Again, it showed that patients regardless of high volume or low volume disease, if they had de novo metastatic disease, so they were presenting with metastatic disease at presentation of their diagnosis of prostate cancer or if they had previously been treated for localized disease and then progressed to metastatic disease, all of those patients appeared to benefit with the addition of enzalutamide over placebo. Very importantly, though, a number of these patients, just because of the CHAARTED and the STAMPEDE data that came out before, a number of these patients were allowed to receive docetaxel before enrolling in this trial. Somewhere around 20% of the patients had received prior docetaxel, and those patients also appeared to benefit from the enzalutamide. And that's particularly important because now we're starting to ask the question, since docetaxel and these novel hormonal therapies have non-overlapping toxicities and distinct mechanisms of action, what about trimodality therapy? So again, it's a relatively small subset, only about 20% of the patients, but it's intriguing and interesting to note that they also did benefit. So now in the prostate cancer realm at GU ASCO 2019, we saw further evidence that the M0CRPC population benefits from darolutamide. We saw that in the ARCHES trial, enzalutamide is another therapy that appears to be highly effective in these patients with metastatic hormone-sensitive prostate cancer patients. And so all of that was very encouraging news.
That's very exciting in the research front. What about the education sessions? Were there any that caught your attention?
Yes. So in terms of the educational sessions-- again, that's one of the nice features about some of these disease specific symposia, as opposed to the annual ASCO meeting, is there's a lot of education, as well as just straight research. And so we get lots of debates about controversial topics with a lot of thought leaders in the field, et cetera. So that's another nice part of GU ASCO.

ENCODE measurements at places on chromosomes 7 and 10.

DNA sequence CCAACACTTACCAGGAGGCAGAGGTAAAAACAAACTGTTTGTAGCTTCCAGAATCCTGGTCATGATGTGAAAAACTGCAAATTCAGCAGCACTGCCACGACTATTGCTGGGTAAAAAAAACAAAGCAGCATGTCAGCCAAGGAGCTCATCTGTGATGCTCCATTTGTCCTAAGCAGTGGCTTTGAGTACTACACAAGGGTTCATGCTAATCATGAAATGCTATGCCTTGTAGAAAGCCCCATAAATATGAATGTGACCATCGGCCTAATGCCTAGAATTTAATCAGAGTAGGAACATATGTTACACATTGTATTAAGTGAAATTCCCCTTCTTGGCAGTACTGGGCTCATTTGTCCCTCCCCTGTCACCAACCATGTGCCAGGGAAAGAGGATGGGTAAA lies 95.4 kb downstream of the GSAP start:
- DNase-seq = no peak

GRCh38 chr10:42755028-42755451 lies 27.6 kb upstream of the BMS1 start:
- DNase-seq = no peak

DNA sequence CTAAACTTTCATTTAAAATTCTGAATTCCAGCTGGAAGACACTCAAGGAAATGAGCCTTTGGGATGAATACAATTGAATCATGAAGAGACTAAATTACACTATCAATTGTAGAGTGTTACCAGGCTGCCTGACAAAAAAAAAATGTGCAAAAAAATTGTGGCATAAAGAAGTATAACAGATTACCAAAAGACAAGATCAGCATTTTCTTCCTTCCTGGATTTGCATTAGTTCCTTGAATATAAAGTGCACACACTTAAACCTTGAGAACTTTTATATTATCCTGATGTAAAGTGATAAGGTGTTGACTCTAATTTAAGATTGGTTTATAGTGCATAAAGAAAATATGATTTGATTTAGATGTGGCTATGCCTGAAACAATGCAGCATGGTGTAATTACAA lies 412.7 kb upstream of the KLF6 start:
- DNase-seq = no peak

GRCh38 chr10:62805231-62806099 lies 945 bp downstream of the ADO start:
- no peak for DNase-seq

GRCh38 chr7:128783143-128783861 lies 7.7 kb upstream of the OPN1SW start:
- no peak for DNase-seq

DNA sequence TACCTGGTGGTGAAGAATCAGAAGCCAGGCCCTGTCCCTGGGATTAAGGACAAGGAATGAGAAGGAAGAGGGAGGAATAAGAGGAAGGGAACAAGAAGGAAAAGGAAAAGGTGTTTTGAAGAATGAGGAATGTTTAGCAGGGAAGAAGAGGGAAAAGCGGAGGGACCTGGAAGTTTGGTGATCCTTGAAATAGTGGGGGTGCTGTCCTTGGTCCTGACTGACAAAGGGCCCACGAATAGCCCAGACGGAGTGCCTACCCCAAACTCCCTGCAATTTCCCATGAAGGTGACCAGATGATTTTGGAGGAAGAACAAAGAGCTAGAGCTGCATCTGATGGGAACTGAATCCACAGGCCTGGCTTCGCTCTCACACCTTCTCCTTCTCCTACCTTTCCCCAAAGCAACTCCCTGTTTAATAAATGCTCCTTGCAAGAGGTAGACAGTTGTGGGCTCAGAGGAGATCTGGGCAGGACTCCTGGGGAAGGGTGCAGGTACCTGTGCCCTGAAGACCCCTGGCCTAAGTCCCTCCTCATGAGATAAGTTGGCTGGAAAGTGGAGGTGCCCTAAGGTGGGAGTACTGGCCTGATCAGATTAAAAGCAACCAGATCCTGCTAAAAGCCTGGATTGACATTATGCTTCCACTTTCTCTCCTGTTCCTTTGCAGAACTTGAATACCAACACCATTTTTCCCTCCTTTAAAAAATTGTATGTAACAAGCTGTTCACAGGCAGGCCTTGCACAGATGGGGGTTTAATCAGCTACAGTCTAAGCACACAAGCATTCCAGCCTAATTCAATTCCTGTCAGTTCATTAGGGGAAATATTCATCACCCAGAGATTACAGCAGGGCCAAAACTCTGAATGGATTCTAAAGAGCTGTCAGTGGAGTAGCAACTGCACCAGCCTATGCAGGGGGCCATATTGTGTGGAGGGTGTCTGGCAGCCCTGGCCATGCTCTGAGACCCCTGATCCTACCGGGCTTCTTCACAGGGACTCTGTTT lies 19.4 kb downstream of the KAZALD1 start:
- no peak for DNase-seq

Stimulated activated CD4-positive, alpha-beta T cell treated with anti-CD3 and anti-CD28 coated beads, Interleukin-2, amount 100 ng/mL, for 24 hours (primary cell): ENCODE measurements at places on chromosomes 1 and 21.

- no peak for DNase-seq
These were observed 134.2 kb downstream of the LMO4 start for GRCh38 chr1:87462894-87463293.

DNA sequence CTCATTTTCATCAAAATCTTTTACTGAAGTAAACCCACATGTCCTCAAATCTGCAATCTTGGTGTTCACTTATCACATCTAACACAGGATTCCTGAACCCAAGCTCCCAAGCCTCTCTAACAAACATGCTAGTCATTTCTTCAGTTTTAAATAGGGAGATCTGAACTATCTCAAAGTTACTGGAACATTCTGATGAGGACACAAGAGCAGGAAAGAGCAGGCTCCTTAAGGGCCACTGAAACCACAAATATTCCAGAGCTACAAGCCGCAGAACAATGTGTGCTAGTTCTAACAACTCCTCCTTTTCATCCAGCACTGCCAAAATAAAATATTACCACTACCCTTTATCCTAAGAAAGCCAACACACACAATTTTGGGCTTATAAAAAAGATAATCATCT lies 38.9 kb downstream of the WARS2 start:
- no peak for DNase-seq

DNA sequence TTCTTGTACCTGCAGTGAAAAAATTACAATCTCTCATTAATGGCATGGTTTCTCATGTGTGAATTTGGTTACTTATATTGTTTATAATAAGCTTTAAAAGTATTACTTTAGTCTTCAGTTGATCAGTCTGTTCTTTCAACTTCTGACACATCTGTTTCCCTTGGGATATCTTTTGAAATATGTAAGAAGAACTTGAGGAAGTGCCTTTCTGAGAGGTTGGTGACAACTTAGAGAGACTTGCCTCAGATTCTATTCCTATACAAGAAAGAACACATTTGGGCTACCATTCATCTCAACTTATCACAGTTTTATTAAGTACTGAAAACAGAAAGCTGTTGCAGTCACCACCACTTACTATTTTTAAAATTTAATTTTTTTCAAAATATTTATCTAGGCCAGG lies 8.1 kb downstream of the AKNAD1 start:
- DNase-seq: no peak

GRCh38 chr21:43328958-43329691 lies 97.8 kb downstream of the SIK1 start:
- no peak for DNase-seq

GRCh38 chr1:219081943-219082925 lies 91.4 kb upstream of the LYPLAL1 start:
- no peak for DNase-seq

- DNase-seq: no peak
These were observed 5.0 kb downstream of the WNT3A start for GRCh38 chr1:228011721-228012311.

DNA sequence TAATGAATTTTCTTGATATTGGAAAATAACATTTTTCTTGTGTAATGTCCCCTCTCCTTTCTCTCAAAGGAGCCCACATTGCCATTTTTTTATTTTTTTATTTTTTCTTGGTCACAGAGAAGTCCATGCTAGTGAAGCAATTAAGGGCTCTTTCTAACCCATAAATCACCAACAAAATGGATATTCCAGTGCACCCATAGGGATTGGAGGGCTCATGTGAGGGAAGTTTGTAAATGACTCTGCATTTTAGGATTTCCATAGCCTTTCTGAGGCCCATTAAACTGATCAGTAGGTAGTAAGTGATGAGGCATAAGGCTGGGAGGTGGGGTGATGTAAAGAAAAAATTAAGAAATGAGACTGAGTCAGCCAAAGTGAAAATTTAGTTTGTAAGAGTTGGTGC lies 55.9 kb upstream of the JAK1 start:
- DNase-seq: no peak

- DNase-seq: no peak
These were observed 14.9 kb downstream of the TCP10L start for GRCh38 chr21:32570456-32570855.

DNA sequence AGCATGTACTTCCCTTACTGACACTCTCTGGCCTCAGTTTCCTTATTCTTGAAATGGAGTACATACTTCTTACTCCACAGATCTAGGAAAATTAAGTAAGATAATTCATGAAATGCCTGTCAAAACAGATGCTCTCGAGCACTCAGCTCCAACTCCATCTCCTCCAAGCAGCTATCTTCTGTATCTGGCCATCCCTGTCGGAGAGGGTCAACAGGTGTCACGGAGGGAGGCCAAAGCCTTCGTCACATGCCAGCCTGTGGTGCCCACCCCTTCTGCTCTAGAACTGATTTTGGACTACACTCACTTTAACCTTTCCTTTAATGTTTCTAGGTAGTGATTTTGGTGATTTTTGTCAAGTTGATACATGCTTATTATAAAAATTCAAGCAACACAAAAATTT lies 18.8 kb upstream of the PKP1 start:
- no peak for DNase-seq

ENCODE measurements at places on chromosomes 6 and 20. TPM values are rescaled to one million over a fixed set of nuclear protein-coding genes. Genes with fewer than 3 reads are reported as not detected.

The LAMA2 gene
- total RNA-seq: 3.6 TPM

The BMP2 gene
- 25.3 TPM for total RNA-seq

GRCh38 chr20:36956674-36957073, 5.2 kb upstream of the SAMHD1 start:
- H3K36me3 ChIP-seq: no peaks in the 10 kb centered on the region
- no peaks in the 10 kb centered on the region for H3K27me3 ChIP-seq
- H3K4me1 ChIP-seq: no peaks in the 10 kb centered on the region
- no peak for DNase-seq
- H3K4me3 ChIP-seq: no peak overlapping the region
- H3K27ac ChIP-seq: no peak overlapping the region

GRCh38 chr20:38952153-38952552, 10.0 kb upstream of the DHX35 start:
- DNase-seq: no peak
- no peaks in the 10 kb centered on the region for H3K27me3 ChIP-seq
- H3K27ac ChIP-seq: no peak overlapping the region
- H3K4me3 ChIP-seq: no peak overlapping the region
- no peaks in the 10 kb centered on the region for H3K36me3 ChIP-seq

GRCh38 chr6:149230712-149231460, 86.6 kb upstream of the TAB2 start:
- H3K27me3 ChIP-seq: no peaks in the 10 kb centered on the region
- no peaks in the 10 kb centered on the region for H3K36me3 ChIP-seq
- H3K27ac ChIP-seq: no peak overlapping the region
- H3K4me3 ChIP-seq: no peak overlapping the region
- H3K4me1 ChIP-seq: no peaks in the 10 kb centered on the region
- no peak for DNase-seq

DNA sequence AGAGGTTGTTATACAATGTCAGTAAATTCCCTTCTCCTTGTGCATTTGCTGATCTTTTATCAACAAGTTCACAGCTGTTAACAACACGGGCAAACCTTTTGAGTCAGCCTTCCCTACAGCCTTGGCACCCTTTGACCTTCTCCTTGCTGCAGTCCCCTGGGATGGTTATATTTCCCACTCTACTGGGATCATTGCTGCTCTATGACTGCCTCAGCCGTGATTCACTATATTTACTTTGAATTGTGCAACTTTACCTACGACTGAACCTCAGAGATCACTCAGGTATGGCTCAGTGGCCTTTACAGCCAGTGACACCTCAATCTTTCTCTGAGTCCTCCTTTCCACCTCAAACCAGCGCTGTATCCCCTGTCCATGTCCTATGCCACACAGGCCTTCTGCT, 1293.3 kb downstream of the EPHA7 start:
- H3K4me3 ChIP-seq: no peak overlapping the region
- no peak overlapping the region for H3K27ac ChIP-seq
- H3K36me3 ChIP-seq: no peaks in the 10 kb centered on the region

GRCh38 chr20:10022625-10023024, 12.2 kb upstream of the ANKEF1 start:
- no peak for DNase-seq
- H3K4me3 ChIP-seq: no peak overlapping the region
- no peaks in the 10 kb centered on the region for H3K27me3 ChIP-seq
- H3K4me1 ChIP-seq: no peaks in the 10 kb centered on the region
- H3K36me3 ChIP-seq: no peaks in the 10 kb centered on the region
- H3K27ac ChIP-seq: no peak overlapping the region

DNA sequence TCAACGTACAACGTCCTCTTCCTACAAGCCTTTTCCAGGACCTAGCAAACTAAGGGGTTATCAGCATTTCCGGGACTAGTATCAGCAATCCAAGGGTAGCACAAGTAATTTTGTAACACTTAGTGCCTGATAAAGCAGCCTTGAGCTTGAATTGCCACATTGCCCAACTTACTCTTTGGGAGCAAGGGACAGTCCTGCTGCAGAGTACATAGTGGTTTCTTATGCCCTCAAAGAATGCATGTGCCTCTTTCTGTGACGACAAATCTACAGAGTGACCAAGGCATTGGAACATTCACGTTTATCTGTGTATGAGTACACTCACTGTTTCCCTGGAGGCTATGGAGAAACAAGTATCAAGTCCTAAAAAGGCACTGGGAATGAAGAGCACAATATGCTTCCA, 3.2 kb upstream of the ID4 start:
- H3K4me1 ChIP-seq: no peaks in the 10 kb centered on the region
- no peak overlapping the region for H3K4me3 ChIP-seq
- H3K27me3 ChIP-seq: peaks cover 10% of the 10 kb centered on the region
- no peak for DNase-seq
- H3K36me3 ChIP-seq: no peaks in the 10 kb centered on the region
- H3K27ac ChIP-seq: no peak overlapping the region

One debate or educational session that I thought was very interesting was this discussion between a radiation oncologist, [? Jason ?] [INAUDIBLE], and a urologic oncologist, Michael Cookson, about what's the ideal first line therapy for patients with muscle-invasive localized bladder cancer. Is it trimodality therapy or is it neoadjuvant chemotherapy followed by cystectomy? This is something that's a growing debate in the field. Now historically, it's always been viewed as the neoadjuvant chemotherapy followed by cystectomy is the ideal treatment for these patients.
First line therapy and the trimodality therapy-- I guess I should specifically mention-- so trimodality therapy is where patients have optimal debulking with the TURBT, followed by concurrent chemotherapy and radiation therapy, followed by surveillance. So they felt that that trimodality therapy is best reserved for those patients that are not cystectomy candidates for a variety of reasons, comorbidities or other such problems.